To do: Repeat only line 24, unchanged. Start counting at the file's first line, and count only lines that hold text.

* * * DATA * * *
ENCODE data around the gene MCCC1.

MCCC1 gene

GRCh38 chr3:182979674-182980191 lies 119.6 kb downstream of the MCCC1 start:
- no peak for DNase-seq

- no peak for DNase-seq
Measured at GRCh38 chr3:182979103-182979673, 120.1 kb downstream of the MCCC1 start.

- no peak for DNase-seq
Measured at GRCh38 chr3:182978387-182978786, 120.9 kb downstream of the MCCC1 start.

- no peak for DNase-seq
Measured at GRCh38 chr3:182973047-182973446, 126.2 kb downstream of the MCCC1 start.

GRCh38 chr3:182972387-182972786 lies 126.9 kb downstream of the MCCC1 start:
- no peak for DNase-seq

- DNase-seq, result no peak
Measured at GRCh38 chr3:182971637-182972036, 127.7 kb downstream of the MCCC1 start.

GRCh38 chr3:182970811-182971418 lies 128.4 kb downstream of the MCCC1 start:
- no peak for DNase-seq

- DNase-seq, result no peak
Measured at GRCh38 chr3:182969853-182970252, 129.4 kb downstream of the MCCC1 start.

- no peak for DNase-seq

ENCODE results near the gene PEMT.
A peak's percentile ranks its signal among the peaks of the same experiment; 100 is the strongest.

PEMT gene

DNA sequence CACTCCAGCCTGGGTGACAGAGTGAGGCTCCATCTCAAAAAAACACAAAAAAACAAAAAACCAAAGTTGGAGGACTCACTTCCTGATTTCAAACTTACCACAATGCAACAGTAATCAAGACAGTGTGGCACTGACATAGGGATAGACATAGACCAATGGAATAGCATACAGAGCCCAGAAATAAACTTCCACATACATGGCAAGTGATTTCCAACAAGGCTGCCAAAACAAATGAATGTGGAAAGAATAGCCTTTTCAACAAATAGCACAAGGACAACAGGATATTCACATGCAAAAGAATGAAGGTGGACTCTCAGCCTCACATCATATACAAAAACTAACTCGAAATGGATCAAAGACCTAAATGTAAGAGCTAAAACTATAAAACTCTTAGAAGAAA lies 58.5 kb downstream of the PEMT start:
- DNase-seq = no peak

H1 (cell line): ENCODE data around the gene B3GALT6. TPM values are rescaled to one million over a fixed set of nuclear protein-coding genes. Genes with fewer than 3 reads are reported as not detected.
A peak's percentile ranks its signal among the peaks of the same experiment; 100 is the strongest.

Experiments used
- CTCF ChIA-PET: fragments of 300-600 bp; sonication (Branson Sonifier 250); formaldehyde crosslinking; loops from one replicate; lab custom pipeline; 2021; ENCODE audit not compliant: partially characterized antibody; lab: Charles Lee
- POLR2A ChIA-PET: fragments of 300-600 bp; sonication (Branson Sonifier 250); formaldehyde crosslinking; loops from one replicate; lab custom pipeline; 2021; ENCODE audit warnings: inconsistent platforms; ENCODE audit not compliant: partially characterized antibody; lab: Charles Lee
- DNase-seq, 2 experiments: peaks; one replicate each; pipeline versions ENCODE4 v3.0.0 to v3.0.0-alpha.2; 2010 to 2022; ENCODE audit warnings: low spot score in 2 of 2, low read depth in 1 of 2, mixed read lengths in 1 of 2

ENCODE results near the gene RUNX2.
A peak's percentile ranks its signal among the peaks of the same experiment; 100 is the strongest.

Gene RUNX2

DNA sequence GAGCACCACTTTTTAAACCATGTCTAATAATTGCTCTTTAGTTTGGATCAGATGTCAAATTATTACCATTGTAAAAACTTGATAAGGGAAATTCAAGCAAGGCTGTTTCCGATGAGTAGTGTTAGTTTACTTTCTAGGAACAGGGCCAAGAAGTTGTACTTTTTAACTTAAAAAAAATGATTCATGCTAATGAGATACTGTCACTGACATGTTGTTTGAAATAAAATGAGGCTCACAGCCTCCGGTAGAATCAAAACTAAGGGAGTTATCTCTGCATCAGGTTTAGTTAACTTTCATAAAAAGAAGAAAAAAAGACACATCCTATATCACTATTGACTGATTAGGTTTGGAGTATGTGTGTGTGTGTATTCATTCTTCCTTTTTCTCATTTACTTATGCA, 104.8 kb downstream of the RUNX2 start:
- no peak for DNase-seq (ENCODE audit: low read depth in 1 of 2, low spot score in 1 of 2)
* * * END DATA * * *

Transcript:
- DNase-seq = no peak